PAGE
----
One of the new “hot career” opportunities in the life science industry is something called a medical science liaison or MSL. Increasingly, graduate students and postdocs are beginning to mention MSL as a possible career option. Of course, the first thing that I ask these persons is “Do you know what an MSL is or does on a daily basis?” In most cases, most of these would-be MSLs sheepishly admit that they don’t!
With this in mind, I invited Samuel Dyer, PhD, MBA an experienced MSL and CEO and Founder of the Medical Science Liaison Corporation and MSL WORLD to better inform those who may be interested in pursuing a career as an MSL.
What is a Medical Science Liaison?
By Samuel Dyer
The MSL is a therapeutic specialist (e.g. Oncology, Cardiology, Infectious Diseases, Central Nervous System) within pharmaceutical, biotechnology, medical devices, and clinical research organizations (CRO) who has advanced scientific training and generally a "terminal D" degrees in the life sciences (PhD, PharmD, MD). It's important to note that MSL's are not sales reps and their function is very different. The primary purpose of the MSL role is to be scientific or disease state experts for internal colleagues (sales and marketing), but more importantly for doctors in the Therapeutic Area of the Medical community in which they work (i.e. Oncology, Cardiology, CNS etc.). The focus of the role has changed over the years, but the primary responsibility of the MSL role remains to establish and maintain peer-peer relationships with leading doctors, referred to as Key Opinion Leaders (KOL's).
Medical Science Liaison’s (MSLs) were first established by Upjohn pharmaceuticals in 1967 as a response to the need for professionally-trained field staff that would be able to build rapport with Key Opinion Leaders (KOLs) in various therapeutic areas of research. Although originally called Medical Science Liaisons by Upjohn, over the years and today, pharmaceutical companies have used various names for the role including: Medical Liaisons, Medical Managers, Regional Scientific Mangers, Clinical Liaisons, and Scientific Affairs Managers among others.
Originally, the first MSLs were selected from experienced sales representatives that had strong scientific backgrounds to bring a higher degree of clinical and educational expertise to the medical professionals they were working with to influence sales. Over the years, MSL teams have been made up of individuals with various scientific backgrounds including: “super” sales reps, those with nursing backgrounds, those with various doctoral level degrees or other clinical backgrounds. However, the required educational and scientific background and purpose of MSL’s has progressively changed over the years since they were first established. In the late 1980’s, a number of companies began to require those applying to MSL roles to hold a terminal “D” degree such as an MD, PharmD, or PhD degrees.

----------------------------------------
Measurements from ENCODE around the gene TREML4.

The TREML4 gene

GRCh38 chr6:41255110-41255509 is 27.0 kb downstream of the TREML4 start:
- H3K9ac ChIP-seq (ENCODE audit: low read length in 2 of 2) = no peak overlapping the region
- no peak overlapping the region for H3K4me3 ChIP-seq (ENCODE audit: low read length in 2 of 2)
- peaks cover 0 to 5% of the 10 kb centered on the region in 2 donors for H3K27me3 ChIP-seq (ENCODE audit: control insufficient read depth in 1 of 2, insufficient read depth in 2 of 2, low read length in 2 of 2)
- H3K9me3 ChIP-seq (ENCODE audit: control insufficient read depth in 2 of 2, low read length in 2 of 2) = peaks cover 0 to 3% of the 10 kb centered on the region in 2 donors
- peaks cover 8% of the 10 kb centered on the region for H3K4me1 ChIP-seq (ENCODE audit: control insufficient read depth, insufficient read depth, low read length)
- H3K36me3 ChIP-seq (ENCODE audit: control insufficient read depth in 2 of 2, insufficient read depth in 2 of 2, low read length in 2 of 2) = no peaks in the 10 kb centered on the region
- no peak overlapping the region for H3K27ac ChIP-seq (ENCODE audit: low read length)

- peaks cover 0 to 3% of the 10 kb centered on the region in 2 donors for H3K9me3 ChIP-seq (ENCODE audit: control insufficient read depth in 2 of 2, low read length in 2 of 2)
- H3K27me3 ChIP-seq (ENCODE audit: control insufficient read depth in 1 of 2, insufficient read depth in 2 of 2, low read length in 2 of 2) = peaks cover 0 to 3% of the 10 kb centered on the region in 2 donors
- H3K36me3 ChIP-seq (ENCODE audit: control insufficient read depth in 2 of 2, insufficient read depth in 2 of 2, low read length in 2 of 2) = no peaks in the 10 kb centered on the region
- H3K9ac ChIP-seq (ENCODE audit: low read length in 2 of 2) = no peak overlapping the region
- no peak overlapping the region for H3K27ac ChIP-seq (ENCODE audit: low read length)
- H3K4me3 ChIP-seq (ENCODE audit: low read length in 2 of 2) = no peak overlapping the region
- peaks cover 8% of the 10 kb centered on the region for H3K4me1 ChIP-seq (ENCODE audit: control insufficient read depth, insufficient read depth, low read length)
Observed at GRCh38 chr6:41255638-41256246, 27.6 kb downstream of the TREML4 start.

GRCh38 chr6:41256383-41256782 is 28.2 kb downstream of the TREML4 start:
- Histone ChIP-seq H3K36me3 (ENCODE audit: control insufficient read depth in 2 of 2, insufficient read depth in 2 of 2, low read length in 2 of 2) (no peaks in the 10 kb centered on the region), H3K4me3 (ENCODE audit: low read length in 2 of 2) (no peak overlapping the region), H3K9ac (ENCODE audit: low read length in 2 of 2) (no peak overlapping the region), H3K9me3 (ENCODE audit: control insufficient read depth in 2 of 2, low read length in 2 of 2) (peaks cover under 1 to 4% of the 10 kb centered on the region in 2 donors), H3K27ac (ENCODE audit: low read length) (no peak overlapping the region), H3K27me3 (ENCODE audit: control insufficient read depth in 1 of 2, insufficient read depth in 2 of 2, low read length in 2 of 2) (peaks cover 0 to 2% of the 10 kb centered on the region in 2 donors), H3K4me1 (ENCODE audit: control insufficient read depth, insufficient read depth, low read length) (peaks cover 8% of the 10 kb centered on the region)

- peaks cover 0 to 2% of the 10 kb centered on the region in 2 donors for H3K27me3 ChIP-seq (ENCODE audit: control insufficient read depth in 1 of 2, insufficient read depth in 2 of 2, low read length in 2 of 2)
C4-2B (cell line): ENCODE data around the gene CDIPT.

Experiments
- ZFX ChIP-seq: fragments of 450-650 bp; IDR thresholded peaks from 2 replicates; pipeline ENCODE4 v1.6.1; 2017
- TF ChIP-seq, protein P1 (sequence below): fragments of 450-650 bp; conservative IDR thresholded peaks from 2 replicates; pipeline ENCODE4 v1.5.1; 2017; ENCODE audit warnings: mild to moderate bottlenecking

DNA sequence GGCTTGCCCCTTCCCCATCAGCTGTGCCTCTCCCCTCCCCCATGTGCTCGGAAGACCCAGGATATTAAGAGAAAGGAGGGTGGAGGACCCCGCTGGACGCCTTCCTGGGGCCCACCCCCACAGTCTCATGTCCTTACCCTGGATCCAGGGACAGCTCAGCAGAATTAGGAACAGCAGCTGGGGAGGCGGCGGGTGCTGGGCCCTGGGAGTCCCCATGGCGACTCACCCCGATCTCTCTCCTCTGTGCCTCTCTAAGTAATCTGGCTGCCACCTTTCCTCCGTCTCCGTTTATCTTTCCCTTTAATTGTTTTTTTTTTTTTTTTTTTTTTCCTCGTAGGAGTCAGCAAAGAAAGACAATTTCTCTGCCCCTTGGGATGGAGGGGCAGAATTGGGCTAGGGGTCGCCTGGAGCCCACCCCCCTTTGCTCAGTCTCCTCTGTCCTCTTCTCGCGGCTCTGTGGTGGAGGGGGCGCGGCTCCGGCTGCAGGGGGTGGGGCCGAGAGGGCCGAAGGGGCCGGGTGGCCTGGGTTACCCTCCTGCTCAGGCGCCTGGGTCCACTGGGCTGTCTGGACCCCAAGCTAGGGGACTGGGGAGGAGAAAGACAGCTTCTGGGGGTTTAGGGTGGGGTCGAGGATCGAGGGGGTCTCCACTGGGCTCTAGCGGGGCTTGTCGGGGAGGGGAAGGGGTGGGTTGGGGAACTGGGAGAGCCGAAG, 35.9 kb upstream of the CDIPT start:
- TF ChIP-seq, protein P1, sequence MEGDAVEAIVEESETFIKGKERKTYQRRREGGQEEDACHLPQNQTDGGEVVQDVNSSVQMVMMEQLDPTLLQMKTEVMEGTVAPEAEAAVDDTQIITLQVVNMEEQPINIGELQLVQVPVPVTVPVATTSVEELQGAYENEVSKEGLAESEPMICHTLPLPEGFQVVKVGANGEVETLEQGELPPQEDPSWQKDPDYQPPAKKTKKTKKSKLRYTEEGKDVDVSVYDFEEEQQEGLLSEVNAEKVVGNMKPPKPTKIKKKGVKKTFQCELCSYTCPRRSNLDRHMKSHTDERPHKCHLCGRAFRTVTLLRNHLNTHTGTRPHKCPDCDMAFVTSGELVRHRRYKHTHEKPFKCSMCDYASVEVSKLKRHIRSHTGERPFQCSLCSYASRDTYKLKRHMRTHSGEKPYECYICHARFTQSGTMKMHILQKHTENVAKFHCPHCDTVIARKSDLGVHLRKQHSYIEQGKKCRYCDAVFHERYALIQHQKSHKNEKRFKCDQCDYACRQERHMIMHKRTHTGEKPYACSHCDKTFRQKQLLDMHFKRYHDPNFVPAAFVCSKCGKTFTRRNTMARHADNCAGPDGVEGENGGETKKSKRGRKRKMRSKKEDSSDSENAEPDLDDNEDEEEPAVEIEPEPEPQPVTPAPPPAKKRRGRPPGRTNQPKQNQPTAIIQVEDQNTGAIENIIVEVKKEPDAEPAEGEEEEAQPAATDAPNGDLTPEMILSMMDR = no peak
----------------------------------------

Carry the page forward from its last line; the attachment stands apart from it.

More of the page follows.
Although, historically, the educational standard in the industry did not require MSL’s to have a terminal “D” degree, however, today the terminal “D” degree has become standard in the industry. Today according to one benchmark study more than 90% of current MSLs hold terminal “D” degrees.
While the MSL role has received some attention, including a CNN Money article entitled "#1 Job in Pharmaceuticals-10 Jobs for Big Demand-Good Pay”, it remains one of the best kept secrets and one of the most difficult roles to break into. Few people know about it, and little is written about the role. In fact, the MSL community is quite small when compared to other professions in the pharmaceutical industry however there has been an explosion in the growth of the position. According to a recent benchmark study, there has been an average growth of 76% of the MSL role since 2005 across the industry in the U.S.
To learn more about the MSL role and find free resources go to www.mslworld.com
Until next time...
Good Luck and Good Job Hunting!!!!!!!!